WASHINGTON, D.C. – The research into Graphene nanotubes continues. The opportunities that this new miracle compound presents are almost unlimited.
Carbon nanotubes’ outstanding mechanical, electrical and thermal properties make them an alluring material to electronics manufacturers. However, until recently scientists believed that growing the high density of tiny graphene cylinders needed for many microelectronics applications would be difficult.
Simple New Technique for Graphene Nanotube Forests
Now a team from Cambridge University in England has devised a simple technique to increase the density of nanotube forests grown on conductive supports about five times over previous methods. The high density nanotubes might one day replace some metal electronic components, leading to faster devices.
“The high density aspect is often overlooked in many carbon nanotube growth processes, and is an unusual feature of our approach,” says John Robertson, a professor in the electronic devices and materials group in the department of engineering at Cambridge. High-density forests are necessary for certain applications of carbon nanotubes, like electronic interconnects and thermal interface materials, he says.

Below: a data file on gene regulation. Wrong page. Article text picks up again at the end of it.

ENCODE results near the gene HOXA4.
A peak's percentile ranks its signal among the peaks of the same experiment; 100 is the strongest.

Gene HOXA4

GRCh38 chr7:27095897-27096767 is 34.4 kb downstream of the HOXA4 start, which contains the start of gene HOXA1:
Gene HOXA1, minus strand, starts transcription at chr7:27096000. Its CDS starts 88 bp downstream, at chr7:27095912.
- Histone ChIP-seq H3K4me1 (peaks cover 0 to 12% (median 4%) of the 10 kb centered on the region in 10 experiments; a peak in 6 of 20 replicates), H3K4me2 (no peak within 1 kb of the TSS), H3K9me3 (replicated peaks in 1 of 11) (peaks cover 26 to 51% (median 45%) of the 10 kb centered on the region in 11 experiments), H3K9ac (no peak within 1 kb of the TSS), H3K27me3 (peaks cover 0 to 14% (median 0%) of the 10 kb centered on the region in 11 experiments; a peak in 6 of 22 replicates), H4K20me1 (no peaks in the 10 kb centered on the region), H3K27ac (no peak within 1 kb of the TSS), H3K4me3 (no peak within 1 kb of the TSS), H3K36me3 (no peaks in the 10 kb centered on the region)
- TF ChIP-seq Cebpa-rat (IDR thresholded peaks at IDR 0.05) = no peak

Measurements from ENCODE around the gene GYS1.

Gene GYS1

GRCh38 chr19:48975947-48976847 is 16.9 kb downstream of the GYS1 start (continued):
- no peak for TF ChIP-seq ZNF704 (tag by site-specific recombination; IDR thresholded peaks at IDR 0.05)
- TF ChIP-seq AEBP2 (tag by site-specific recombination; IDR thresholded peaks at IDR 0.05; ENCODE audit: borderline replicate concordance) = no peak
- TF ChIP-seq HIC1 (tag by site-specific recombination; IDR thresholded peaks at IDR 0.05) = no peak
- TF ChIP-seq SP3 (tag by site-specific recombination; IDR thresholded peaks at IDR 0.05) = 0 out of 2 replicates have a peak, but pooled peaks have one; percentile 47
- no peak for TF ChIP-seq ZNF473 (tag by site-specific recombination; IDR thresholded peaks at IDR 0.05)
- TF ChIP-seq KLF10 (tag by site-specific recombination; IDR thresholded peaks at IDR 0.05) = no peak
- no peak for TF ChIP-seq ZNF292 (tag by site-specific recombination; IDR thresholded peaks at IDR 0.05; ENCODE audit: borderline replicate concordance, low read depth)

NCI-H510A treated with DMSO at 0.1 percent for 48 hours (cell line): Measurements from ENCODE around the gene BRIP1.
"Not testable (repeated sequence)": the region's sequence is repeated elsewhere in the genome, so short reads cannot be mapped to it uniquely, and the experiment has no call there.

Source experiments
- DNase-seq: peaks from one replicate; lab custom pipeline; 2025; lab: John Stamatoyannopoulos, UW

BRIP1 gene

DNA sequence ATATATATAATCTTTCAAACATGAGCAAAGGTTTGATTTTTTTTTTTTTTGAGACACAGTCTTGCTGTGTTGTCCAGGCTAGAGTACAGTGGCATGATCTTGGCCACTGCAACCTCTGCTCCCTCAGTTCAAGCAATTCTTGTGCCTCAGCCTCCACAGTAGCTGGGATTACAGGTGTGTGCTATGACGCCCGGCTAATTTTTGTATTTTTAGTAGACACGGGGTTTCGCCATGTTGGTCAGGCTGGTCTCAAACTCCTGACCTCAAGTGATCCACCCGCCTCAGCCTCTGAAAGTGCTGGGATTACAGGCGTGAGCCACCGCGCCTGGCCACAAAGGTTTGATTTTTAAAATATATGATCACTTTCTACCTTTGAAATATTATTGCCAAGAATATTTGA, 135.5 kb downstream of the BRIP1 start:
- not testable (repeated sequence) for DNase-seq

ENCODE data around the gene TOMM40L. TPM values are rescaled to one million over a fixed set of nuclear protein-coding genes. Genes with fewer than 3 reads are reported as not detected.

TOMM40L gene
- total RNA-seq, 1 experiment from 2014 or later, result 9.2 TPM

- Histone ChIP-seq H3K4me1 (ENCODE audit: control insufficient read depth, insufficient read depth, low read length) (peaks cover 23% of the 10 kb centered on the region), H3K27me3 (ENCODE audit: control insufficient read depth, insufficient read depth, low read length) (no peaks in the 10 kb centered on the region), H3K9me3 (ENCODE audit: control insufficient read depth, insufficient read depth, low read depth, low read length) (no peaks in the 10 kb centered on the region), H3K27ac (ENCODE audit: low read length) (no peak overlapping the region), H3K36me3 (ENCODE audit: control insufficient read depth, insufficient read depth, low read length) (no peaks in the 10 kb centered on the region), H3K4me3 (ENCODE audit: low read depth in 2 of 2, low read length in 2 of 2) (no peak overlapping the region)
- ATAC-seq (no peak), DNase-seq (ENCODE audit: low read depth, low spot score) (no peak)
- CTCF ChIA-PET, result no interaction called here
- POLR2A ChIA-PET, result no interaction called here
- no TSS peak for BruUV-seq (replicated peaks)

Graphene has a Northwestern Ontario Opportunity
The importance of the research into graphene has very large implications for Northwestern Ontario. In the region, exploration into vein carbon graphite by Zenyatta Ventures offers a massive potential supply of the core material needed for Graphene.
With concerns raised over the Ring of Fire chromite development, the ‘Ring of Graphite’ could be in the long term equally positive.
Robertson and his colleagues grew carbon nanotubes on a conductive copper surface that was coated with co-catalysts cobalt and molybdenum. In a novel approach, the researchers grew at lower temperature than is typical which is applicable in the semiconductor industry. When the interaction of metals was analyzed by X-ray photoelectron spectroscopy, it revealed the creation of a more supportive substrate for the forests to root in. The subsequent nanotube growth exhibited the highest mass density reported so far.
“In microelectronics, this approach to growing high-density carbon nanotube forests on conductors can potentially replace and outperform the current copper-based interconnects in a future generation of devices,” says Cambridge researcher Hisashi Sugime. In the future, more robust carbon nanotube forests may also help improve thermal interface materials, battery electrodes, and super-capacitors.